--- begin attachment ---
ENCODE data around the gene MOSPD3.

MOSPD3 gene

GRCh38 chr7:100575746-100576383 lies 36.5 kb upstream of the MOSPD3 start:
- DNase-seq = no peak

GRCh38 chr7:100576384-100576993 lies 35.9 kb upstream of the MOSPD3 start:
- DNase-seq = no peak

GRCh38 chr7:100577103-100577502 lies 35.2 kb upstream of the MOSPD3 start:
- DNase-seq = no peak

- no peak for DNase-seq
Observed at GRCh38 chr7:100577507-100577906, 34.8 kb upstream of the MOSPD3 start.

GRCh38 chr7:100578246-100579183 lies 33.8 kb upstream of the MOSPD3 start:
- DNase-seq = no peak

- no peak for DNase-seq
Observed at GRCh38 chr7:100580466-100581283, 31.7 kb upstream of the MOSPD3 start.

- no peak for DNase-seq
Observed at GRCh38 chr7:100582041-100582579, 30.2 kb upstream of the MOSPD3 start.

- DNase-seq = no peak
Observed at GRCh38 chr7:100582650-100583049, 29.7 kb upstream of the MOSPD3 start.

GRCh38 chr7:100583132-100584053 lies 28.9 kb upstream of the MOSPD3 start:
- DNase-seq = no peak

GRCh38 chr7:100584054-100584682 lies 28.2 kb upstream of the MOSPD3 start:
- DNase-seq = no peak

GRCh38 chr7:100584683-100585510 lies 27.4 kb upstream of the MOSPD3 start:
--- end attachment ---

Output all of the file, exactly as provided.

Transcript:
ENCODE data around the gene MOSPD3.

MOSPD3 gene

GRCh38 chr7:100575746-100576383 lies 36.5 kb upstream of the MOSPD3 start:
- DNase-seq = no peak

GRCh38 chr7:100576384-100576993 lies 35.9 kb upstream of the MOSPD3 start:
- DNase-seq = no peak

GRCh38 chr7:100577103-100577502 lies 35.2 kb upstream of the MOSPD3 start:
- DNase-seq = no peak

- no peak for DNase-seq
Observed at GRCh38 chr7:100577507-100577906, 34.8 kb upstream of the MOSPD3 start.

GRCh38 chr7:100578246-100579183 lies 33.8 kb upstream of the MOSPD3 start:
- DNase-seq = no peak

- no peak for DNase-seq
Observed at GRCh38 chr7:100580466-100581283, 31.7 kb upstream of the MOSPD3 start.

- no peak for DNase-seq
Observed at GRCh38 chr7:100582041-100582579, 30.2 kb upstream of the MOSPD3 start.

- DNase-seq = no peak
Observed at GRCh38 chr7:100582650-100583049, 29.7 kb upstream of the MOSPD3 start.

GRCh38 chr7:100583132-100584053 lies 28.9 kb upstream of the MOSPD3 start:
- DNase-seq = no peak

GRCh38 chr7:100584054-100584682 lies 28.2 kb upstream of the MOSPD3 start:
- DNase-seq = no peak

GRCh38 chr7:100584683-100585510 lies 27.4 kb upstream of the MOSPD3 start: